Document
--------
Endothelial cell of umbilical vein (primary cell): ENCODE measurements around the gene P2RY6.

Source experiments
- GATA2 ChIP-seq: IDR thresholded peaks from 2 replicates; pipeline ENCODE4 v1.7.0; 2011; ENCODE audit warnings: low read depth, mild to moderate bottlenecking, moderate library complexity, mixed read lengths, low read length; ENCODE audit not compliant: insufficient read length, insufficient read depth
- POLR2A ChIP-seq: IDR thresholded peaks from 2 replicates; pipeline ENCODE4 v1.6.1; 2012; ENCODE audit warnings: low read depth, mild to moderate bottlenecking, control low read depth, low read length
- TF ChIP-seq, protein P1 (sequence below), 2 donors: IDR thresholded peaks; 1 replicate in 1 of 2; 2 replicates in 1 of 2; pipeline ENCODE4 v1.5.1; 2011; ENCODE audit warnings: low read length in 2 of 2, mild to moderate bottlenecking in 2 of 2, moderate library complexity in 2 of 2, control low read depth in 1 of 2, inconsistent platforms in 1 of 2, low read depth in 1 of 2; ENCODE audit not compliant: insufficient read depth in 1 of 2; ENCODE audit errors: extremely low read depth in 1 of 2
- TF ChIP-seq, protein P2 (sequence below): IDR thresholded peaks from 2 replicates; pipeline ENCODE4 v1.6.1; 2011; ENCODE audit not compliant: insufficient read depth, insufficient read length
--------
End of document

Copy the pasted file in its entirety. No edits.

Endothelial cell of umbilical vein (primary cell): ENCODE measurements around the gene P2RY6.

Source experiments
- GATA2 ChIP-seq: IDR thresholded peaks from 2 replicates; pipeline ENCODE4 v1.7.0; 2011; ENCODE audit warnings: low read depth, mild to moderate bottlenecking, moderate library complexity, mixed read lengths, low read length; ENCODE audit not compliant: insufficient read length, insufficient read depth
- POLR2A ChIP-seq: IDR thresholded peaks from 2 replicates; pipeline ENCODE4 v1.6.1; 2012; ENCODE audit warnings: low read depth, mild to moderate bottlenecking, control low read depth, low read length
- TF ChIP-seq, protein P1 (sequence below), 2 donors: IDR thresholded peaks; 1 replicate in 1 of 2; 2 replicates in 1 of 2; pipeline ENCODE4 v1.5.1; 2011; ENCODE audit warnings: low read length in 2 of 2, mild to moderate bottlenecking in 2 of 2, moderate library complexity in 2 of 2, control low read depth in 1 of 2, inconsistent platforms in 1 of 2, low read depth in 1 of 2; ENCODE audit not compliant: insufficient read depth in 1 of 2; ENCODE audit errors: extremely low read depth in 1 of 2
- TF ChIP-seq, protein P2 (sequence below): IDR thresholded peaks from 2 replicates; pipeline ENCODE4 v1.6.1; 2011; ENCODE audit not compliant: insufficient read depth, insufficient read length